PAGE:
In this issue, we’ve asked Dr. Carol Lee, Attending Staff in General Dentistry at the Northwestern Dental Clinic and Clinical Instructor of Otolaryngology (Dental Surgery) within the Feinberg School of Medicine to share with us some valuable advice about women’s oral health.
We know that sex and gender can influence health in important ways. Does the same hold true for oral health
There are many non-gender based variables that could influence oral health in both men and women, such as attitude towards dentistry, access to dental care, socioeconomic and environmental influences, social history, heredity, systemic health and medications. However, women do have specific oral health concerns at different stages of their life. The changes in female hormone levels during puberty, menstruation, pregnancy and menopause influence the oral flora, which has a direct effect on oral health.
Are there certain oral health issues which are more common in women compared to men?
Some research has shown that women seek regular dental care more than men and that women practice better home hygiene habits. However, but, the biggest difference between women and men with regards to oral health is the hormonal changes that a woman experiences during different stages of her lifetime.
Are there specific circumstances where women should pay closer attention to their oral health, such as during pregnancy or menopause?
Puberty, menstruation, pregnancy and menopause all affect oral health. Hormonal fluctuations have a strong influence on the mouth and therefore women have special needs at different stages of life.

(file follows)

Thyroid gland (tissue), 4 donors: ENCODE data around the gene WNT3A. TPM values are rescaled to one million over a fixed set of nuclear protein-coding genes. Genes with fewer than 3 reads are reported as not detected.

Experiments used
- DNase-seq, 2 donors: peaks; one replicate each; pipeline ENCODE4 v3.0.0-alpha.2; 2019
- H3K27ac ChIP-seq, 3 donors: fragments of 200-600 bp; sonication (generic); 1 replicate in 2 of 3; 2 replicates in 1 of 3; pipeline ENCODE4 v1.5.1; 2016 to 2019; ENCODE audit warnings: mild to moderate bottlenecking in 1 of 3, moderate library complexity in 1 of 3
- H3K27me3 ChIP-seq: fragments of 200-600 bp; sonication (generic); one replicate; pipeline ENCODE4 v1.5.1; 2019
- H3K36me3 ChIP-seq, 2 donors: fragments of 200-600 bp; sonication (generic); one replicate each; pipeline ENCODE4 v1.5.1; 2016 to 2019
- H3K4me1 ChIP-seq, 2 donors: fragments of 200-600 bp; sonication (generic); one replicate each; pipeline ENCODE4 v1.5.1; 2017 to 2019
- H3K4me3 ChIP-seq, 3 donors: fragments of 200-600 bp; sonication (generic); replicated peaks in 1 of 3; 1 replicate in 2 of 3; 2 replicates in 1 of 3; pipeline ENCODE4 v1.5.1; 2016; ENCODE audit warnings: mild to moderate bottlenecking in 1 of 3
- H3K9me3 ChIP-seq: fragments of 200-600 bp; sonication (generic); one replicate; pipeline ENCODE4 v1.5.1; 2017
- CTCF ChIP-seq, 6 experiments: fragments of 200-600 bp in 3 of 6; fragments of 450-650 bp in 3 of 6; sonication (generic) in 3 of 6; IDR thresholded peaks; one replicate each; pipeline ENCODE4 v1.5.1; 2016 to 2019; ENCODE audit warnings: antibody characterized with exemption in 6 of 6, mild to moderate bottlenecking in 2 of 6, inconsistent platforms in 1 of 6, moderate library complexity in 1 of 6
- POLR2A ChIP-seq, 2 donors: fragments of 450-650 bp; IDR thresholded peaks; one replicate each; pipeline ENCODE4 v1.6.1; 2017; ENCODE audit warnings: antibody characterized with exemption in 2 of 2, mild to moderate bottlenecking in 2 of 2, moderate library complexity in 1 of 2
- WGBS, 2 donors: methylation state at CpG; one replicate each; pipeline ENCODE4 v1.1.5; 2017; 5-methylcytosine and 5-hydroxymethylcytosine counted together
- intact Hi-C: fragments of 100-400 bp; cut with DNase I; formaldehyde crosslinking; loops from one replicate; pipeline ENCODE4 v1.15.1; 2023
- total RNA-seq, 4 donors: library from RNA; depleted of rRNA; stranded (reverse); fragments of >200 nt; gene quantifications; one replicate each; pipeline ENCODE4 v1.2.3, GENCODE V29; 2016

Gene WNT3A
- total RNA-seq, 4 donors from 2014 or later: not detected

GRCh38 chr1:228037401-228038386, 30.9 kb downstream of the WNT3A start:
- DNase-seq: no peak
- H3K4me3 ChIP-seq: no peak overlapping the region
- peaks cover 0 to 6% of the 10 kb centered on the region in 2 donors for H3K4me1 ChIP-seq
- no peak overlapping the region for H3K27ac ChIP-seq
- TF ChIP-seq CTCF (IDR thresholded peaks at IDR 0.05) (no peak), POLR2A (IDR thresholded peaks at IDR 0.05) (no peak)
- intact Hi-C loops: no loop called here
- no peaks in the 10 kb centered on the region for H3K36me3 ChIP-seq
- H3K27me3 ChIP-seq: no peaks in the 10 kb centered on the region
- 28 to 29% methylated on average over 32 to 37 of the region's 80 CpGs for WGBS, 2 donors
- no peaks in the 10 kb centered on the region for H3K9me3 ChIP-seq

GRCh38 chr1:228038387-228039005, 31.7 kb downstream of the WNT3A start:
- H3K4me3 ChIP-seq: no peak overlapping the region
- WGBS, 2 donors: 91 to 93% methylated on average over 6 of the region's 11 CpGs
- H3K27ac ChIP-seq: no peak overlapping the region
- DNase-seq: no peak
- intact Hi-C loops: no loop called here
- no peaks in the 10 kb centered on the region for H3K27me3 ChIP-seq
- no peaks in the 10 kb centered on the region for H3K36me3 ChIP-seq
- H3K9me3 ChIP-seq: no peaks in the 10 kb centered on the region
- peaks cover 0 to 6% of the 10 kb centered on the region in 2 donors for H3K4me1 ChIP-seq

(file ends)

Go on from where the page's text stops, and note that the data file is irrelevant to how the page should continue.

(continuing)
Puberty: During puberty, there is an increase in hormones such as progesterone and estrogen, which can cause increased blood circulation to the gums. This can cause increased gum sensitivity, bleeding and tenderness.
Menstruation: While menstruating, some females experience bleeding gums and mouth sores.
Pregnancy: When hormone levels rise/fall, oral health issues can be at risk. The most common occurrence during pregnancy is something called pregnancy gingivitis, which
is inflammation of the gums.
Menopause/post-menopause: The most common changes in the mouth during this stage of life could include burning gums, altered taste and dry mouth.
What are your recommendations for maintaining healthy teeth and gums?
To maintain oral health it’s important to:
- Brush twice a day (morning and before bed) with a soft bristled brush or an electric toothbrush
- Floss at least once a day
- Use a fluoride based toothpaste
- Eat a balanced diet, avoiding sticky candy and high sugar foods. If consumed brush/rinse afterwards if possible.
- If one chews gum, it should be sugar free
- Have a regular dental recall (exam, x-rays and dental cleaning). The dental team (dentist/hygienist) can detect early gum disease, which left untreated could lead to periodontal disease and potential tooth loss.